Artists: Bright Eyes, Hurray for the Riff Raff
Venue: Pappy & Harriet’s
Date: June 26, 2022
Last Sunday, the California desert was blessed with the songs of two of the best songwriters in indie rock out there. At the famed concert venue Pappy & Harriett’s, Bright Eyes performed with a full fourteen-piece band for a show that spanned from grandiose to intimate, and which shows how far the early 00’s midwest Emo heartthrob has come as a performer and songwriter.
Opening the show was Hurray for the Riff Raff, performing as a stripped down duo. Lead singer/songwriter Alynda Mariposa Segarra is an excellent lyrical narrator, and is not afraid to insert complex phrasing (or words) into her songs, such as recent single “Rhododendron”, which maintained its peppy beat even as an acoustic number. Segarra also didn’t mince words when it came to the recent Supreme Court decision, dedicating her next song, the poignant and searing “Saga” to all survivors of assault (like herself).
“Pointed at the Sun” also remained as memorable as it is on record in the setting, with lines like “I’m just a loaded gun. I know I’m not the only one, pointed straight at the sun” hitting differently as the sun set over the venue. The performance highlight though was new song “Snake Plant”, written about Segarra’s times homeless and riding the rails. The track is a lyrical triumph, featuring Dylan-level writing that was captivating.
The sky was turning shades of pink and purple as Conor Oberst and his huge band took the stage and shattered the desert silence with the joyful noise of “Dance and Sing”. Having both a string and horn section, on top of guitar, bass, strings and drums, the band’s sound was a filled the outdoor space with a symphonic cacophony that seemed to be Oberst’s way of telling the crowd “this ain’t going to be some quiet acoustic show”. Now 42, the singer still retains a bit of that Gen X boyishness, but gone is any sense of the insular, timid performer that Bright Eyes conjured during their earliest days. Oberst has fully embraced the performance aspect of being a frontman, bringing wild hand gestures, dramatic interpretations and carefree dancing onto his stage.
Of course, he often had a guitar in his hands, such as on the crowd-favorite second song “Four Winds”, a folksy, fiddle-led singalong full of religious imagery and organized religion criticism (“The Bible’s blind, the Torah’s deaf, the Qu’ran is mute. If you burned them all together you’d get close to the truth”). I was very happy to get to hear this memorable track from 2007’s Casadega, though my partner was more excited for the next one, as Bright Eyes went further back to 2002 for “Bowl of Oranges”. It was around this time that Oberst invited Segarra up to join him for a song. Unfortunately, Segarra seemed to have not received the memo or had become indisposed, as she was a nowhere to be found. The band decided to move onto the next track, in hopes they could circle back to the duet later.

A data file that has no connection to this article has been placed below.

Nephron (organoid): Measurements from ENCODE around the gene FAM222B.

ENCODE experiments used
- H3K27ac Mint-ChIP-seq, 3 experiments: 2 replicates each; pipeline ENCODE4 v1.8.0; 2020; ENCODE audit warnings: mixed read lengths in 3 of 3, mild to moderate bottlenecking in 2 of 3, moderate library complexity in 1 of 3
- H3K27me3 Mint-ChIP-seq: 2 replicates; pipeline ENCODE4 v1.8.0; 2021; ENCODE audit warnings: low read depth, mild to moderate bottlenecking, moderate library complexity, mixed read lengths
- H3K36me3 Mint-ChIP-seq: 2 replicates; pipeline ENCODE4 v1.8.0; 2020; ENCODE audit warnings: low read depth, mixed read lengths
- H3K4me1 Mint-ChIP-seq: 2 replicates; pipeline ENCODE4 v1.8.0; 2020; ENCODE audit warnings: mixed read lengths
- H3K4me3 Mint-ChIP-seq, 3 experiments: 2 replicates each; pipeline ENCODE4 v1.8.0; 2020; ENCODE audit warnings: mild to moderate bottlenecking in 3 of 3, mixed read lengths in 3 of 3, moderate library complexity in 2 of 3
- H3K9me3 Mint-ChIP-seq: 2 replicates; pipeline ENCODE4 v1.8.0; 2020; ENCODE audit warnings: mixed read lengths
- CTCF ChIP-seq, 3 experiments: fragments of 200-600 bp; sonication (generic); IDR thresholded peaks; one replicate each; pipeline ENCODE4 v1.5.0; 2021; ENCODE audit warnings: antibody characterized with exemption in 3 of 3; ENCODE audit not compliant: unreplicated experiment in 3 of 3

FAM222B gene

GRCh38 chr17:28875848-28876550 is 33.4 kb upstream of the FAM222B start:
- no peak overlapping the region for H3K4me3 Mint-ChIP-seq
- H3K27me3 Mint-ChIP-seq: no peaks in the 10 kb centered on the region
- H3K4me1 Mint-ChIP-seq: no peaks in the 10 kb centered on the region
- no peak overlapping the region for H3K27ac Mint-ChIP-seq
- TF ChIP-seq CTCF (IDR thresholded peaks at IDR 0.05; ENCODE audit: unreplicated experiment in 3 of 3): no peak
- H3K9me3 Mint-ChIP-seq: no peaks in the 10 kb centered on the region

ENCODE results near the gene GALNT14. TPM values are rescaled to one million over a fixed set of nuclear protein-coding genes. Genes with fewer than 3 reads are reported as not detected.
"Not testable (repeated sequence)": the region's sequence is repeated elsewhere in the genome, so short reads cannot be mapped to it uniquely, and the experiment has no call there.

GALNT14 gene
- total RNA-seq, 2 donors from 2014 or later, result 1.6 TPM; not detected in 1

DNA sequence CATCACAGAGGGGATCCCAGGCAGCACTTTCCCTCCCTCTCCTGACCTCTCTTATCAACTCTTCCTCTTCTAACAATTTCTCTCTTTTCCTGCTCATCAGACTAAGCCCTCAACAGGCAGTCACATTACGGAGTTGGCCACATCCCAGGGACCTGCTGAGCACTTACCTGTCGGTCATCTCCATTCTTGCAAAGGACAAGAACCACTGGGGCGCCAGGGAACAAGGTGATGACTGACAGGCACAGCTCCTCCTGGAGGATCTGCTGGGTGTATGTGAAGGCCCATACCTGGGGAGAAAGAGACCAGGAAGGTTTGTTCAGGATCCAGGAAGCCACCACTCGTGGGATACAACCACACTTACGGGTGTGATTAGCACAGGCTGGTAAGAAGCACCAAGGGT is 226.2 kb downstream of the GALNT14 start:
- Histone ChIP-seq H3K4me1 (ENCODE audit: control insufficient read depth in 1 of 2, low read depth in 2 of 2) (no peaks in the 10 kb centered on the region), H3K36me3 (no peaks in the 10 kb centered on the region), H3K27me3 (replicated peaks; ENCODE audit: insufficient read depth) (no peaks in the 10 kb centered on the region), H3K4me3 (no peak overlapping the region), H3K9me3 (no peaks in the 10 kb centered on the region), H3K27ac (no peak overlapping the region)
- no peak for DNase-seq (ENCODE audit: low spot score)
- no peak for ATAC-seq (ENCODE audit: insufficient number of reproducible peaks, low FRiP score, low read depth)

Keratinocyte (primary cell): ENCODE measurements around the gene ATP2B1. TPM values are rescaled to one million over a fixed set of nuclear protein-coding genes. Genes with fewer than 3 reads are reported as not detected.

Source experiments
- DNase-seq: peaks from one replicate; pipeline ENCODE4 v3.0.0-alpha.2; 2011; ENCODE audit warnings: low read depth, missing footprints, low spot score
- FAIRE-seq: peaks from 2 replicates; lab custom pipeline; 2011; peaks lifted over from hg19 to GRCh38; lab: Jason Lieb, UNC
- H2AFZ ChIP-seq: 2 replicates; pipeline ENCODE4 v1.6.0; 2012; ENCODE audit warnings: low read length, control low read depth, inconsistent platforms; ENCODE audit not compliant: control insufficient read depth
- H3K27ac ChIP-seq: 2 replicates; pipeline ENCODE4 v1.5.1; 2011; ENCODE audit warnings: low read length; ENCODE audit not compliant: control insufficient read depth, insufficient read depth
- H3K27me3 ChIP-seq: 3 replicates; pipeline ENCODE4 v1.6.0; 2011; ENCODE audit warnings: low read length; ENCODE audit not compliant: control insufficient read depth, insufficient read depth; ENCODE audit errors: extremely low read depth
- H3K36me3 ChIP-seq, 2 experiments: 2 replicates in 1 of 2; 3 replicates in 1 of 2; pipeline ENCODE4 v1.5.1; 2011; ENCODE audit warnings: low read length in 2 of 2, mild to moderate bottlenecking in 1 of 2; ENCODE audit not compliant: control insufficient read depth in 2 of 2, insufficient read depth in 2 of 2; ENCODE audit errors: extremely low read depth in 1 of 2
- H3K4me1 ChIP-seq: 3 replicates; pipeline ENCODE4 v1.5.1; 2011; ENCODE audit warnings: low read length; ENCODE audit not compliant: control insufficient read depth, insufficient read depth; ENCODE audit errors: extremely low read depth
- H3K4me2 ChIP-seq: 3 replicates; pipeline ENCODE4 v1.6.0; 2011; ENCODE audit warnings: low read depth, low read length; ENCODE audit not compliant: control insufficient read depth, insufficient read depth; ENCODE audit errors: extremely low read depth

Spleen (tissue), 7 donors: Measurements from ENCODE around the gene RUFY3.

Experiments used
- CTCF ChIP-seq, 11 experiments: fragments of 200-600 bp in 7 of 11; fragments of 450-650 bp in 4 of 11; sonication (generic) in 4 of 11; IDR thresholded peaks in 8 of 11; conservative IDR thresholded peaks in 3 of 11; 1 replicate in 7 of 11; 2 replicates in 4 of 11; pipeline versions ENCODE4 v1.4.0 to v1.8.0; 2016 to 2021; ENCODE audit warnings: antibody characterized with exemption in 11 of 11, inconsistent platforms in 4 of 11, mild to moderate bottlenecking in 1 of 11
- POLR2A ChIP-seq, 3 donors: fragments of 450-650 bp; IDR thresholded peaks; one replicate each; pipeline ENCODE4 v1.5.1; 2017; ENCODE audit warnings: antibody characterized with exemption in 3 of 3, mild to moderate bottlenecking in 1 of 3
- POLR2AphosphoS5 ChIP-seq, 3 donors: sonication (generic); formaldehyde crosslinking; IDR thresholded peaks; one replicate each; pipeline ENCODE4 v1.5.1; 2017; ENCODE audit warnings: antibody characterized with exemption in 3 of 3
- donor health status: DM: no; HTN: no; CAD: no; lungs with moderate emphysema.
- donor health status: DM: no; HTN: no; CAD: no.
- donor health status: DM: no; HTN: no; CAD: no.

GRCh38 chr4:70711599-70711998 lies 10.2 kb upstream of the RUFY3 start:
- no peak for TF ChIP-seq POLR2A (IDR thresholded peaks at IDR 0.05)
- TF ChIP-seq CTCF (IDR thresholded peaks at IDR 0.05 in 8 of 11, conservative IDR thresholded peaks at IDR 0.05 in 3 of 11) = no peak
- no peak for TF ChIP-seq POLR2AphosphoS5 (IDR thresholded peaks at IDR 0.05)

It can be kind of mind-blowing to think that Bright Eyes have been around in some form for nearly twenty five years, and they’re still writing and recording new music that packs a punch. “Marianas Trench”, from 2020’s Down in the Weeds, Where the World Once Was, became a satisfyingly heavy rock song with the full band behind it. As Oberst would say on stage, this tour was their first opportunity to play songs from their latest album, due to the pandemic delaying their tour, so they made sure to fit in a couple others throughout the night (“One and Done”, “Persona Non Grata”).
Bright Eyes‘ most popular album, the Gold-selling I’m Wide Awake (It’s Morning) got its first nod that evening with “Old Soul Song” before the band went even further back to super-early track “Falling Out of Love at this Volume”. Songs like that one, originally record in the late nineties, were truly transformed when backed by the band, as well as Oberst as a more mature, confident singer and performer.
One of the initial highlights of the evening was the haunting take on “No One Would Riot for Less”, with its gentle acoustic melody and haunting backing vocals ringing out in the warm spacious night. From this intimate moment, the band went back to epic mode with a powerful, mesmerizing take on “Haile Selassie”.
Another peak moment of the show was “Poison Oak”, one of the most touching and vulnerable tracks off I’m Wide Awake. Starting as a softly sung acoustic lament for a troubled boyhood friend, the track swells into equal parts sorrow and catharsis. From here, the band went into “Neely O’Hara” and their biggest hit “First Day of My Life”, before closing their initial set with “The Calendar Hung Itself”.
As the venue has a strict 10pm curfew, the band came back for their encore quickly, focusing on full-band tracks like “Ladder Song”, “I Believe in Symmetry”, and the sharp, rousing plea for empathy “One for You, One for Me”. The nearly seven-minute song was a stunning closer, and while I would have personally loved to hear “Road to Joy”, “Easy/Lucky/Free” or the quiet “Lua”, it was hard to be disappointed by the band’s incredible nineteen-song setlist for the evening that managed to draw from the full twenty five years Bright Eyes has existed.
If you’re someone who is not familiar with the band, you can start listening to Bright Eyes here.